Malaysia will ban all kinds of political donations from foreign and government-linked sources, the National Consultative Committee on Political Funding has said.
The Committee chairman, Paul Low, said this ese will be among the recommendations that will be submitted to the Malaysian cabinet in August.
Prime Minister Najib Razak formed the committee last August following a controversy arising out of the transfer of more than $700 million (S$966 million) into his private bank accounts.
Low, who is also Minister in the Prime Minister's Department, said that the committee expects the proposed regulations to be ready before the next general election. He referred to Malaysia's 14th general election and said, "Hopefully, there will be a Political Donation Act by GE14," the Straits Times reported.
Low also said that although a threshold of state ownership has yet to be agreed on, a Political Donation Act would help to stop the use of foreign funding, as well as donations from other government-linked bodies.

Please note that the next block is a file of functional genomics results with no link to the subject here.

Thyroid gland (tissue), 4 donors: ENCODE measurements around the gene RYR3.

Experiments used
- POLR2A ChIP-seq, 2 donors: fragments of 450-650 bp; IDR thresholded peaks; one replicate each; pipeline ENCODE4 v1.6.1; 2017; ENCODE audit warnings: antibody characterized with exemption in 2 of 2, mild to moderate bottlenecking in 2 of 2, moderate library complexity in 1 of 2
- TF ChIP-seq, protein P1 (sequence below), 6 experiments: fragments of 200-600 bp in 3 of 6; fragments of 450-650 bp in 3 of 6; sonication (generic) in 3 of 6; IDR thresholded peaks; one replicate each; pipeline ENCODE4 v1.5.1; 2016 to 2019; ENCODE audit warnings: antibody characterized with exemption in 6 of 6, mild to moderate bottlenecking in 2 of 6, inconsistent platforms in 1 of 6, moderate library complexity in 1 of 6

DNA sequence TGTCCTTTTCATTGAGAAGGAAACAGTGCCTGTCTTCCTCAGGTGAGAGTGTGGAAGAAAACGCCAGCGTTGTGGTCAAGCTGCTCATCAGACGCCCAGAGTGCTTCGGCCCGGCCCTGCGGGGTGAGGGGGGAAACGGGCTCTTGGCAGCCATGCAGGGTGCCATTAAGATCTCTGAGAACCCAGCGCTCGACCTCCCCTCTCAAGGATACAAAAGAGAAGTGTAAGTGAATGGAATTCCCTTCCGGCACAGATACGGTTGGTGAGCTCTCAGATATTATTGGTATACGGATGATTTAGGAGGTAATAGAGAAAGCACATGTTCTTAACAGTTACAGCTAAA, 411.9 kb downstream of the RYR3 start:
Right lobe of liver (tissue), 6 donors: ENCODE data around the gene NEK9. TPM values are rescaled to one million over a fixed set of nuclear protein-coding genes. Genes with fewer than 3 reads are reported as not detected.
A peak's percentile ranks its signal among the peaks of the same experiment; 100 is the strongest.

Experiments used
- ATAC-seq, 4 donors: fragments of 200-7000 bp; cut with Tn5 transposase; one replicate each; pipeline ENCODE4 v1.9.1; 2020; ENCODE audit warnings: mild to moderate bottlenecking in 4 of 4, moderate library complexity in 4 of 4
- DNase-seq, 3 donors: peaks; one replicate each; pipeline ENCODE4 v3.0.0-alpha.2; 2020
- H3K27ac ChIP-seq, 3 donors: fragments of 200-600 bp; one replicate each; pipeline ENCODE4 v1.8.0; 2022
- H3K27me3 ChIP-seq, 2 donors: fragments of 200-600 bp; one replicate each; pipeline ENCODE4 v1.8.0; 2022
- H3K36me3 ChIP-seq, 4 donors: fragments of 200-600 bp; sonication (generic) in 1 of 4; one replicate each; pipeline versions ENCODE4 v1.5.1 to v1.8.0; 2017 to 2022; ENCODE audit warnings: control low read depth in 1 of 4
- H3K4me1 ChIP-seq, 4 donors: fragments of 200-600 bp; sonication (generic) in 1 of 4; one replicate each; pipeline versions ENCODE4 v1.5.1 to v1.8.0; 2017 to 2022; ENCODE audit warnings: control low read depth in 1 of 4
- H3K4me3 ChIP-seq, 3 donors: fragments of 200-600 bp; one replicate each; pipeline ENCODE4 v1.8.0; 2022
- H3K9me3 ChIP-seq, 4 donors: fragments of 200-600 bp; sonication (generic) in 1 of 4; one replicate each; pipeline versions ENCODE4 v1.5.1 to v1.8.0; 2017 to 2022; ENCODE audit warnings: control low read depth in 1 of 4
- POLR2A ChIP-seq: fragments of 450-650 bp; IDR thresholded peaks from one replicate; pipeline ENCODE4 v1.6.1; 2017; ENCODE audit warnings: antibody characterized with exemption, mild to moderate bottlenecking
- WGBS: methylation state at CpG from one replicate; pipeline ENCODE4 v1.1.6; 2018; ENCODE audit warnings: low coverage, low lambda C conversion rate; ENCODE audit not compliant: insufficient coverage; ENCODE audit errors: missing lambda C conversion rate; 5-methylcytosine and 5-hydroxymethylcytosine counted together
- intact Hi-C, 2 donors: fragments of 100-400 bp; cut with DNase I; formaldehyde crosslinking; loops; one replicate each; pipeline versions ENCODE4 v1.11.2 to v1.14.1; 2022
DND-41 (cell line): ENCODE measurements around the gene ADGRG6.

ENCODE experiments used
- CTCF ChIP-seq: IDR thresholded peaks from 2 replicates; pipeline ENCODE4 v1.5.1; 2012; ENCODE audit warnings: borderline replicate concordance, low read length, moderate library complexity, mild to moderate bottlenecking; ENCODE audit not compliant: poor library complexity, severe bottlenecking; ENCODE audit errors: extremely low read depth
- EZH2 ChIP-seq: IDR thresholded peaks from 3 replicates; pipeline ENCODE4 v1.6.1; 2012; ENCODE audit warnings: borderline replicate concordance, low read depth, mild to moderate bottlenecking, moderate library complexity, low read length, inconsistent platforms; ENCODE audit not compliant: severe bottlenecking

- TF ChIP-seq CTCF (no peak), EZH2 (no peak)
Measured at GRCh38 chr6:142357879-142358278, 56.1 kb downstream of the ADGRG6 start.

The committee will set the size and type of the contract by the end of July to ban companies that benefit from government deals from making donations.
He added that "special accounts" should be designated for receiving and contributing political funds as "voters are interested in political funding sources and how it (the money) is spent". But Low mentioned that the committee was not in favour of setting limits to amounts that could be donated.
Instead the plan is to amend the Election Offences Act which would redefine and update spending limits considering the costs involved while campaigning in urban and remote rural areas.
Since last July, Najib has faced several calls to resign after it was revealed that huge funds had been deposited into his personal accounts via companies linked to troubled state investor 1Malaysia Development Berhad (1MDB). Najeeb said the funds were political donation from the Saudi royal family.
"Mr Najib was not aware that government-owned SRC International, a former 1MDB subsidiary, had transferred RM42 million (S$14 million) into his accounts, and was therefore not guilty of graft," Attorney-General Mohamed Apandi Ali said in January.
Malaysia has no specific law governing political funding unlike countries such as South Korea, Mexico and Indonesia.